Even if it grows from year to year, the calendar of the Formula 1 World Championship respects very precise dates, the season starting in March and ending shortly before winter. But in the past, greater liberties were taken in the development of this calendar, in particular concerning the events disputed in the southern hemisphere. Thus, at the start of the televised transmission of the races, chilled European spectators could follow, between the months of January and February, Grands Prix disputed thousands of kilometers below in blazing heat.
A little flashback is in order. In the early 1950s, the World Championship was world only in name. All the Grands Prix were held in Europe, with the exception of the Indianapolis 500, an event shunned by F1 drivers since American single-seaters had nothing to do with European ones. In fact, it wasn’t until 1953 that a « real » extra-European round was added to the calendar, the first one located below the equator.
Argentina already had some experience with Formula 1 since the ACA, the Automobile Club of Argentina, with the support of President Juan Perón, had organized a series of Formula Libre races every year since 1947 (open to F1 therefore ) baptized « La Temporada ». And to attract the big names of the time, mostly European, these non-championship races took place when Europe was at a standstill, obviously in winter. Countries in the southern hemisphere had no snow or ice problem to deal with since, due to the planet’s tilt, they experience the highest temperatures of the year during the coldest periods of the northern hemisphere, and vice versa.
Satisfied by the success of its Temporada, Argentina moved up a gear by organizing its first Formula 1 Grand Prix in 1953, still at the start of the year. F1 drivers had waited until May 18 to start the 1952 season.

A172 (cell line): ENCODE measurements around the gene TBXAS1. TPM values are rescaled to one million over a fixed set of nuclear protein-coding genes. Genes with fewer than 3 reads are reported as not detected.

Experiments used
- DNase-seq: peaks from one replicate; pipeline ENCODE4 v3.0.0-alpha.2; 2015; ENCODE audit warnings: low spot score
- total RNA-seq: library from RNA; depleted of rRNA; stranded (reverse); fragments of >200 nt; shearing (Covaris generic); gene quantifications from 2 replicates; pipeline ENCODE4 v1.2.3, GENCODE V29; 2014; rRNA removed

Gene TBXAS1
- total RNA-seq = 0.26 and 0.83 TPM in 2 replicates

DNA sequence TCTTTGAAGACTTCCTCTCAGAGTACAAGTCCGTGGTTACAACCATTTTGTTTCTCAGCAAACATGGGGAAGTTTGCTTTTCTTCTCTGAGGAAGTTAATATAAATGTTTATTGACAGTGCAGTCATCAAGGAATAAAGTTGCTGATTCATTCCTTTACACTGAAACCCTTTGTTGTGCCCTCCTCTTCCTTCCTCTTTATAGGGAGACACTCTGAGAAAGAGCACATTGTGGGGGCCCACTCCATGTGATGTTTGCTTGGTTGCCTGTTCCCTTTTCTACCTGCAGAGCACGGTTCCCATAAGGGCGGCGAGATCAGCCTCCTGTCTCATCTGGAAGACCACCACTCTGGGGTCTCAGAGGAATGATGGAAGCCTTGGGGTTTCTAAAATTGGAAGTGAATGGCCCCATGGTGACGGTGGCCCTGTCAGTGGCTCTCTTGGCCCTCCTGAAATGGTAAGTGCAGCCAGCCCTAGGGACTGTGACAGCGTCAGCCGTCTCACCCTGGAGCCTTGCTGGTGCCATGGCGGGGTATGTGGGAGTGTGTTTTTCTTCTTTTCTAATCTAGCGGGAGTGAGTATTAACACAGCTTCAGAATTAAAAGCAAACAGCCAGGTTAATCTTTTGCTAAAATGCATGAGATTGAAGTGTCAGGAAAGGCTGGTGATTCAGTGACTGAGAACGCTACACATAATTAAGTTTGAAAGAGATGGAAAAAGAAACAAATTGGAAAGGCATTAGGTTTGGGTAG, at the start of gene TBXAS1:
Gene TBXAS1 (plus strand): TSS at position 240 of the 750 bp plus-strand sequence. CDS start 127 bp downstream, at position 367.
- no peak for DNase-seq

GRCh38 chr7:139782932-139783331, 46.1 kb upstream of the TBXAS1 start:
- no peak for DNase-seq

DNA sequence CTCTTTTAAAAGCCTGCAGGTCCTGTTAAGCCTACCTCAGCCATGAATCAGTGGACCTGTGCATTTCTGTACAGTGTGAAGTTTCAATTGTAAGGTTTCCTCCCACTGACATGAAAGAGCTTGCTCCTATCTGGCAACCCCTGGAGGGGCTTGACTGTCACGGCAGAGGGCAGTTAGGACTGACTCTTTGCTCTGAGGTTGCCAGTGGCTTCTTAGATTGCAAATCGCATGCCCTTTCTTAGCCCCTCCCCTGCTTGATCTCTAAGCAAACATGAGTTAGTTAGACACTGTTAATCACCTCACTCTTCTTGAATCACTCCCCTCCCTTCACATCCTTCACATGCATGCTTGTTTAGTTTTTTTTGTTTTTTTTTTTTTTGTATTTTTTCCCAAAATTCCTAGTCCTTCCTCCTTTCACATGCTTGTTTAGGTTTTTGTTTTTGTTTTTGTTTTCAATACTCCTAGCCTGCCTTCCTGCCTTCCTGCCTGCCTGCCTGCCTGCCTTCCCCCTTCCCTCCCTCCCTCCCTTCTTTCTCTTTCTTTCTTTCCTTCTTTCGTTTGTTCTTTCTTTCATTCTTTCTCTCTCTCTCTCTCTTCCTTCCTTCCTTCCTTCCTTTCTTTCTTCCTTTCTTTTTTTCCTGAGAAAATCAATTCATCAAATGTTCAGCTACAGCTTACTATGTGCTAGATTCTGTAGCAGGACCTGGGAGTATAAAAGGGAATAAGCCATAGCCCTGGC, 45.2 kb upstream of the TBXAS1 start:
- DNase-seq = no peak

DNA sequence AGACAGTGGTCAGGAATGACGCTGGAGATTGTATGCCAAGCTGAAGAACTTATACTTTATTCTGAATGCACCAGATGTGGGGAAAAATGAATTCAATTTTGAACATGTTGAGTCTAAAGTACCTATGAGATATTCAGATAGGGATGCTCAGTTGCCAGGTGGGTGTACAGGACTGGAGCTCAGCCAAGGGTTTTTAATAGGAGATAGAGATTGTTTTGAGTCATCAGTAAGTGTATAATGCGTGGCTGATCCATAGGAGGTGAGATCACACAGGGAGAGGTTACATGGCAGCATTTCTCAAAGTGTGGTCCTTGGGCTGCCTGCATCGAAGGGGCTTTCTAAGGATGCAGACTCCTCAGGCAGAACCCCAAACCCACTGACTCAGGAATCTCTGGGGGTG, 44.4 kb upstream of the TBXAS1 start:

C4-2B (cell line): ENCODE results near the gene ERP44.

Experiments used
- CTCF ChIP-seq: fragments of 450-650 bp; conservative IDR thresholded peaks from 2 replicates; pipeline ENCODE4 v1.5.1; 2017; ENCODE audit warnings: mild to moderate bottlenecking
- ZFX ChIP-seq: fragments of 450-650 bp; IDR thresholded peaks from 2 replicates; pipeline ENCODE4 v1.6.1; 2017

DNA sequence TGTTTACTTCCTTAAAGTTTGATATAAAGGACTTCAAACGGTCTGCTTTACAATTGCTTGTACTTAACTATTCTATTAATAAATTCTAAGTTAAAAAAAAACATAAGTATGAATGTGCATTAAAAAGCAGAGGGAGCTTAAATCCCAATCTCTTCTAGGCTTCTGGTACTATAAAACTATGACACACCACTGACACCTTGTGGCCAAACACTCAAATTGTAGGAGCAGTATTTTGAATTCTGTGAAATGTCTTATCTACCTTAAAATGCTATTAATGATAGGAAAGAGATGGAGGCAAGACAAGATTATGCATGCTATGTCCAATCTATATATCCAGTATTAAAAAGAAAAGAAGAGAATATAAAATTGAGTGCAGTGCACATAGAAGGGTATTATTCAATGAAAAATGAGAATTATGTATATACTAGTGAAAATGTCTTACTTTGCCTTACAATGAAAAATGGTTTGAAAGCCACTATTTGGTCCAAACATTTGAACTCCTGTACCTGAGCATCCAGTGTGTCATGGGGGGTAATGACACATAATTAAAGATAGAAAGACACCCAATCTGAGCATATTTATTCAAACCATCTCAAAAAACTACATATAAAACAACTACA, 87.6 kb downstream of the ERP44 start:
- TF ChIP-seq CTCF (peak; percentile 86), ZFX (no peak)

From 1953 to 1960, never later than February 7, Argentina had the honor of opening the season. But with the retirement of Juan Manuel Fangio and the economic and political instability reigning in the country, the event was deprogrammed entering the new decade.
December 31, 1967: Colin Chapman, Jack Brabham and Jim Clark celebrate the New Year. A few hours later, Clark will win the South African Grand Prix
Once again, the United States found itself isolated on the calendar, but in 1962 a new extra-European event was added to an African circuit.
At the time, South Africa also held its own Temporada with a local championship straddling the months of December and January. But contrary to what was seen in Argentina in the previous decade, the F1 regulations were applied there and not the more permissive rules of Formula Libre. Consequently, the events in southern Africa were much more interesting for the Europeans, British manufacturers in the lead. The Cape Town, Rand and Natal Grands Prix quickly became major events before being eclipsed by the arrival of the South African Grand Prix on the World Championship calendar.
The race was truly a UFO, first of all because it was the only round in the southern hemisphere at that time, but also because it was completely isolated: more than 60 days passed between the Grand 1962 United States Awards and the season finale, in East London. Rebelote the following year, this time with the Mexican Grand Prix.
There was no South African Grand Prix in 1964 but that of 1965 was postponed to January… the 1st, to be more precise. Very bad news for John Surtees since the Ferrari driver had to put his title back into play only 68 days after having obtained it! And as surprising as it may seem, another F1 Grand Prix was held on January 1, still in South Africa: it was in 1968.